The spread of coronavirus in China has made markets jittery. Stocks have gone into a slide and gold has pushed up on safe-haven buying. Last week, Peter Schiff appeared on RT Boom Bust to talk about it. He said that 2020 may well be a bad year for the stock market, but probably not because of the virus. The real problem is markets are overvalued and the air will eventually come out of the bubble.
Silver tends to get lost gold’s spotlight but there are reasons to consider adding silver to your portfolio as well. The silver-gold ratio remains at historically high levels. Practically speaking, this means silver is on sale. The supply and demand dynamics also look good for the white metal. Demand is up and global mine output fell last year.
There have been financial commentators, pundits, and asset managers who have stated that during periods of stagflation — low real GDP growth and high inflation — silver has underperformed gold. But as Dan Kurtz of DK Analytics shows, that conventional wisdom doesn’t hold up to scrutiny.
My stepdad used to grump about everything being made out of plastic. This was a thing with him even way back when I was a little kid. “All these plastic toys… back in my day toys were wood and metal.” It really got under his skin when they started using plastic in tools. He called them “cheap” even when they worked every bit as well as the old, heavy tools of “his day.”
Well, he’d really go ballistic if he were alive today because now they’re making gold out of plastic.
While impeachment proceedings kicked off at home President Trump was in Davos, Switzerland, talking up the US economy. He called it the best economy in American history. Is it though? In this episode of the Friday Gold Wrap podcast, host Mike Maharrey talks about the economy, what’s really driving it, and why this might be a good time to think about gold.
Rick Rule talked with David Lin of Kitco News at the Vancouver Resource Investment Conference. Rule is the senior managing director at Sprott Inc., and he’s bullish on gold. During this discussion, Rule explains why, touching on a range of subjects including the Federal Reserve, the trade war, the US dollar, the bond market and more.
To kick off the interview, Lin points out that gold has been rather range-bound since the price spiked in the wake of tensions in the Middle East. Rule said this is a sign of a healthy gold bull market.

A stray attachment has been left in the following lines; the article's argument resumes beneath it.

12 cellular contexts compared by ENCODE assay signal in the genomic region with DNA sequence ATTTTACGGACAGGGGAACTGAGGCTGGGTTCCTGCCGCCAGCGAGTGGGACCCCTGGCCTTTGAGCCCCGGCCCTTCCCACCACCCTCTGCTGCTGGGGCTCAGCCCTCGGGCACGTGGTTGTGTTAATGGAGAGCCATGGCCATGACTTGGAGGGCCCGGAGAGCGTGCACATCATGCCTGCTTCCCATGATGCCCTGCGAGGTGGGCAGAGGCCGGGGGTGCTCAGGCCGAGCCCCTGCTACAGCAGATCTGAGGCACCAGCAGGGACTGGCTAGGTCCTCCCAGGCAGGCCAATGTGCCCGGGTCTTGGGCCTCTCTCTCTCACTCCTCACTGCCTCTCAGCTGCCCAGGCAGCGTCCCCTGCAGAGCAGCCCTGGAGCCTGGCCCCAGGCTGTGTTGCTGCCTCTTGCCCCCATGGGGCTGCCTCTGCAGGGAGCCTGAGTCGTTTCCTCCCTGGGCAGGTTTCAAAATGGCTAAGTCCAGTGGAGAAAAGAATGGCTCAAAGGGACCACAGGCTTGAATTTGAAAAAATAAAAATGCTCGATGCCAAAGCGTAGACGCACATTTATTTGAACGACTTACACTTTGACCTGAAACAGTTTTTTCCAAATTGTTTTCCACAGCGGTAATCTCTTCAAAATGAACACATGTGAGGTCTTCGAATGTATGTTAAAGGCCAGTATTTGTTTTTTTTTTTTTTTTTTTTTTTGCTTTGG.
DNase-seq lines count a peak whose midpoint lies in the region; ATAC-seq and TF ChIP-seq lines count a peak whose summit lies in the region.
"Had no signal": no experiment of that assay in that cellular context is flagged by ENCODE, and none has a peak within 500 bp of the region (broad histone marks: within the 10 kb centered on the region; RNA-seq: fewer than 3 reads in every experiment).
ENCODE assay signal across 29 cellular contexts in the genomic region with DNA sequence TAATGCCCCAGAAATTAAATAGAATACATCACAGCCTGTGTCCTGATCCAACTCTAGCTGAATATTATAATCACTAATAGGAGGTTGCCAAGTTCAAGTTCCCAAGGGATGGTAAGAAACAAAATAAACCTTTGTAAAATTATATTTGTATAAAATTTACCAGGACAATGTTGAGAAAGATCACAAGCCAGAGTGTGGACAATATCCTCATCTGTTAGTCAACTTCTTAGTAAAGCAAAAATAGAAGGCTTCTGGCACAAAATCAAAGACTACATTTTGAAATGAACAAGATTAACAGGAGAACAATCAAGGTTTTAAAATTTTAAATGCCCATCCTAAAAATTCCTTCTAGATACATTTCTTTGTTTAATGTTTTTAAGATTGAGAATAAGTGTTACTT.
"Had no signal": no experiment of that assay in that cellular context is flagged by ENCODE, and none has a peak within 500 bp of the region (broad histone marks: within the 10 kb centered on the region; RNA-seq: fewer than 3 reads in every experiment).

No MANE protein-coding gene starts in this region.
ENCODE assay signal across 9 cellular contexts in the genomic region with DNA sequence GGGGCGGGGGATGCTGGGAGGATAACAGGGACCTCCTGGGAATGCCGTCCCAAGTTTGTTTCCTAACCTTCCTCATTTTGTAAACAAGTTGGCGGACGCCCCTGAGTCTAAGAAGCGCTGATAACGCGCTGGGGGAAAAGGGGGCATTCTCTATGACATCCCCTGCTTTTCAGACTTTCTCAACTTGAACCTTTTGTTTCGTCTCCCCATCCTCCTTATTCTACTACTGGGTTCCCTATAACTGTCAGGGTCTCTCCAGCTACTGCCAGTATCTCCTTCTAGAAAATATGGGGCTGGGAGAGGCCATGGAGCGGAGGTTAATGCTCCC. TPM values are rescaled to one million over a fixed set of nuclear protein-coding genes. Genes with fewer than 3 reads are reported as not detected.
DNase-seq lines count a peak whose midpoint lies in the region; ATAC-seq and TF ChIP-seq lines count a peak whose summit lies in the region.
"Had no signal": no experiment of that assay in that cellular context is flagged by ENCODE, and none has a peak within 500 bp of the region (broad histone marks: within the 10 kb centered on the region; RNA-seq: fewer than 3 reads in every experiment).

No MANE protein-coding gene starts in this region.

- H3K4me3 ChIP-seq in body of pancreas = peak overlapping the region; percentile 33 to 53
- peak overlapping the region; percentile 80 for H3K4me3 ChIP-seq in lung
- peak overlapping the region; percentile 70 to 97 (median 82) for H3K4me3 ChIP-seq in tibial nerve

Donald Trump was in Davos talking up the US economy in his typically hyperbolic terms. He called it “the greatest economy we’ve ever had in the history of our country.” To hear the president tell it, you would think that America is experiencing some kind of economic boom that has never been experienced by anybody in all of history. In his most recent podcast, Peter Schiff called this “nonsense.”
The price of gold is up by about 2.7% so far in 2020. But gold stocks are down on the year. Why is this happening and what is this telling us?
When we talk about gold stocks, we’re referring generally to stock in companies involved in gold mining and exploration. The valuation of these stocks as a group typically track with the price of physical gold. When the price of gold is going up, the miners typically follow along.
So, why this recent divergence?
On Jan. 19, Peter Schiff did an interview with Daniela Cambone on Kitco News to kick off the Vancouver Resource Investment Conference. Peter said gold is going to go through the roof, and he explained exactly why. He also offered a little historical context.
The interview began with a look at recent headlines in the news. With the war drums quieted and a Phase 1 trade deal signed, can markets breathe a sigh of relief?
It’s like Dawn of the Dead on Wall Street. Zombies are everywhere.
Even as stocks continue to push to new highs, the number of money-losing companies listed on US stock markets has ballooned to levels not seen since the dot-com bubble of the late 1990s.
According to a recent Wall Street Journal article, nearly 40% of US-listed companies are losing money.
Peter Schiff has been saying the Federal Reserve is going to let the inflation monster loose and this is going to be good for gold. Some people in the mainstream are starting to pick up on this theme.
During a recent interview with the Financial Times, Bridgewater Associates co-chief investment officer Greg Jensen said gold could surge over $2,000 as central banks embrace higher levels of inflation.